Oils and greases are “hydrophobic,” which means they tend to repel from water and cling to surfaces free from water. High amounts of oil and grease in wastewater can clog sewer and drainage pipes in addition to harming human health and killing aquatic life, depending on the concentration and type of oil/grease. Often introduced into wastewaters as byproducts of food production, these contaminants are strictly regulated from being released with your effluent.

When these contaminants result in emulsions, chemicals can be used to break those emulsions down, in addition to other methods such as dissolved air flotation, but biological solutions aren’t typically a good fit.

Biological wastewater treatment in the food and beverage industry

Waste streams resulting from food and beverage production often have moderate to high levels of organic material, as indicated by high measures of biochemical oxygen demand (BOD) and/or chemical oxygen demand (COD). In these cases, the use of chemicals to remove contaminants doesn’t make sense. You can use them, but they’re not economically viable.

For example, in some instances you can use chemicals like hydrogen peroxide or ozone, combinations of peroxide and ultraviolet light, or hydrogen peroxide and chemical catalysts like ferrous iron to oxidize compounds in the wastewater, but you want to use biological treatment in these cases because bacteria are so much cheaper and more effective at doing it than using chemical oxidation. You might see a higher capital cost for the system, but you’ll experience much lower operating costs. We see this often when we do a lifecycle economic comparison between chemical treatment versus biological treatment. We typically see the biological option pay for itself after about 9 to 18 months. These systems also use less energy and require less manpower and resources.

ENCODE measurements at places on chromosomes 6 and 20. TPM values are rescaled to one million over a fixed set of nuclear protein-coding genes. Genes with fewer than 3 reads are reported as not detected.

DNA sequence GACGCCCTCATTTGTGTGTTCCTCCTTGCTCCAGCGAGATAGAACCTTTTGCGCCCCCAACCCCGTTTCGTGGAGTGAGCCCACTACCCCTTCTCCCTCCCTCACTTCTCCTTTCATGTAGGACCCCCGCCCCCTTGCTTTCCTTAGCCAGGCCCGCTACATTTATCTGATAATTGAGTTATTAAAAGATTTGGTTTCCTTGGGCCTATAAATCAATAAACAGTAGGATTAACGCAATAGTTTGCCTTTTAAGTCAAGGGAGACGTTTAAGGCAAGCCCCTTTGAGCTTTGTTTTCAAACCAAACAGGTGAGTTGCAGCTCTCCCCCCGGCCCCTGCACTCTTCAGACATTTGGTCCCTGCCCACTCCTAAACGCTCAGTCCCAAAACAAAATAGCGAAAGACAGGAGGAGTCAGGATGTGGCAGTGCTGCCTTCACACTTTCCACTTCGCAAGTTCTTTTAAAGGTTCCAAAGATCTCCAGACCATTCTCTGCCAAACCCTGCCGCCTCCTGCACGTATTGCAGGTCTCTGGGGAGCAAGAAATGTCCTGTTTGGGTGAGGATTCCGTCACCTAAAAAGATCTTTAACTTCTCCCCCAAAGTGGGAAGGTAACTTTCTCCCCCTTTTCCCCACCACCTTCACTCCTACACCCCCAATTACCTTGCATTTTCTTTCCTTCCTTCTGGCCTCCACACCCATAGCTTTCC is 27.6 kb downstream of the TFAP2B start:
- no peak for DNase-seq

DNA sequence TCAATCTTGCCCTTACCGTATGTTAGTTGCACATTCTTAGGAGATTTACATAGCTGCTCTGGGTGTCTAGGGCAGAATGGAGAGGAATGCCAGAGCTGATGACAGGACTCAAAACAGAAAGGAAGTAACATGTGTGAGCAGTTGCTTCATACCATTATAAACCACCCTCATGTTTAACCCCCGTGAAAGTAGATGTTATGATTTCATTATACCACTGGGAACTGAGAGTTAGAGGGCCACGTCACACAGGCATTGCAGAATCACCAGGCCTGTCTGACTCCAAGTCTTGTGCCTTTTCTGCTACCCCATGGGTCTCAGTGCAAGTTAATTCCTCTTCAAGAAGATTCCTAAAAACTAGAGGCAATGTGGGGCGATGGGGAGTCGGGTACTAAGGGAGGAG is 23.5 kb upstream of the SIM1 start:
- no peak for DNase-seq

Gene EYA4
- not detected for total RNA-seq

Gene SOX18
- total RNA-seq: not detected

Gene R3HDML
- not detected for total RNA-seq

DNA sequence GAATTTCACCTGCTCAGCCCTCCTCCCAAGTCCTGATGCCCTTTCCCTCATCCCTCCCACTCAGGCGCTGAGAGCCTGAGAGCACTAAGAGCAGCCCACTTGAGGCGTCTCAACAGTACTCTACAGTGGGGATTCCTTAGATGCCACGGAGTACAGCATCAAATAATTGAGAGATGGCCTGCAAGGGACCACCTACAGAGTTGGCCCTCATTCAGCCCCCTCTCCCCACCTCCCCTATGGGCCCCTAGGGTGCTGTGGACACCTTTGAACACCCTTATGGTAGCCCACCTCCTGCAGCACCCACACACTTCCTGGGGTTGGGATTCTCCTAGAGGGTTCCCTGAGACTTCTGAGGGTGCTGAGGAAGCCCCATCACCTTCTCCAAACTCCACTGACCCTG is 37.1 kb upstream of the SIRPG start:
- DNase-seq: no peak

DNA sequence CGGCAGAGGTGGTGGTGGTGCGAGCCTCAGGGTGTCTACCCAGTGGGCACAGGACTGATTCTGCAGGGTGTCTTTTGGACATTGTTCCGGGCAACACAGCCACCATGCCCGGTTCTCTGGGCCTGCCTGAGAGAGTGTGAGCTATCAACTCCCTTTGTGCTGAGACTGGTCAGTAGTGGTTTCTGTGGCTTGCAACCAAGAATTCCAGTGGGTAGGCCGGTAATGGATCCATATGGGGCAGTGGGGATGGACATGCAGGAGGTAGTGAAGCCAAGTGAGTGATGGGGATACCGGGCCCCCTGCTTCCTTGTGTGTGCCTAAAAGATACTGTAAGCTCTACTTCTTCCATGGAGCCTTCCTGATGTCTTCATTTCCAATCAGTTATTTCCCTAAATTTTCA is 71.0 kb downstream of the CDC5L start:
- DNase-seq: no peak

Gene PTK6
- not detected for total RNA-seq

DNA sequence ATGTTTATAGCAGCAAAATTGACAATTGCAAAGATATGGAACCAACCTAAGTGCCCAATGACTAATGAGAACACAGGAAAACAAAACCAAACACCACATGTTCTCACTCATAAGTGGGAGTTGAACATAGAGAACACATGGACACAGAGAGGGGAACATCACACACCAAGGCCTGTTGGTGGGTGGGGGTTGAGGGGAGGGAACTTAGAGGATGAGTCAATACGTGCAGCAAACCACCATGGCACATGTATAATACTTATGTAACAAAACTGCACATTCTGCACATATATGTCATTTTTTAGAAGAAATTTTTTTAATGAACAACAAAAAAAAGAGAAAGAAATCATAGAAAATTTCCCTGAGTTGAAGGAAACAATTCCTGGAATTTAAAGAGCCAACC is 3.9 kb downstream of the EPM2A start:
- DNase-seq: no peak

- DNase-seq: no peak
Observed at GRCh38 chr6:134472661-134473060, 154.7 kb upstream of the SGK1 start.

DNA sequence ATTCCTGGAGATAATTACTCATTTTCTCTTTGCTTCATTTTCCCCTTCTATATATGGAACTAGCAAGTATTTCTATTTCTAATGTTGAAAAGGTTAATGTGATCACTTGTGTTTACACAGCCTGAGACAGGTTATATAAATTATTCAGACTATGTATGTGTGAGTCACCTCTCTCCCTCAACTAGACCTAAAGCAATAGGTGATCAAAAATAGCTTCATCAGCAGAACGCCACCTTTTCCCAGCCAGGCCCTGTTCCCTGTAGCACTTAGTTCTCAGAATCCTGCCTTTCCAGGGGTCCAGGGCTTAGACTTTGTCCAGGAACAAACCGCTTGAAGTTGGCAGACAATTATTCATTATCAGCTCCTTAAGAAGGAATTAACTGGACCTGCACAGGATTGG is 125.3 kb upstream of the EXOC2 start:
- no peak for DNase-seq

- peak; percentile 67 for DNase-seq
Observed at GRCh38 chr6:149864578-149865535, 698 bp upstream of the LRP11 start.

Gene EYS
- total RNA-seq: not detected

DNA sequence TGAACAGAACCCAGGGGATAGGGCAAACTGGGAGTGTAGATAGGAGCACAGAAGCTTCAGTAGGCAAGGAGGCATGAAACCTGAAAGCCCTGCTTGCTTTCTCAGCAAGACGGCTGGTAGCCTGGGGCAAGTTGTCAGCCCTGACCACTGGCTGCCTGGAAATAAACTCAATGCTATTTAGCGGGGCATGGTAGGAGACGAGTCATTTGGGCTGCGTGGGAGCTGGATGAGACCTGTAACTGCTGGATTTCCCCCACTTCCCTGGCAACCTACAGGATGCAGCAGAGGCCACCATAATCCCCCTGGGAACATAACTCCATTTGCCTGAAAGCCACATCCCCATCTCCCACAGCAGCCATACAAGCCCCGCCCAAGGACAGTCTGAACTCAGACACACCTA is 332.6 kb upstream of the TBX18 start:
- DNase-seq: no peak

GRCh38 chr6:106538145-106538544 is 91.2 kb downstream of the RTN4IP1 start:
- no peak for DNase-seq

Biological vs. chemical wastewater treatment systems in the food and beverage industry

There is a time when the two technologies might complement one another. Keep in mind this doesn’t happen often, but if your facility is experiencing refractile chemistry where you have soluble organics in the wastewater that are not easily biodegradable, you might be able to use chemical oxidation up front followed by a partial oxidation using hydrogen peroxide and ferrous iron or UV light. This helps break down harder-to-degrade contaminants to a point where they are biologically degradable. Then you can use a biological wastewater treatment system to treat it the bulk of the stream. You wouldn’t want to use advanced chemical oxidation to treat all of it, though. You will find this to be far too expensive. You’ll just want to use enough to convert the refractile organics to biodegradable organics, and then implement the biological treatment for the rest of the stream.

How SAMCO can help?

SAMCO has over 40 years’ experience custom-designing and manufacturing biological wastewater treatment systems for a range of industries and applications, so please feel free to reach out to us with your questions. Contact us here to set up a consultation with an engineer or request a quote. We can walk you through the steps for developing the proper solution and realistic cost for your specific water treatment system needs.

To learn more about the services and technologies that SAMCO offers, visit our page on wastewater treatment solutions here.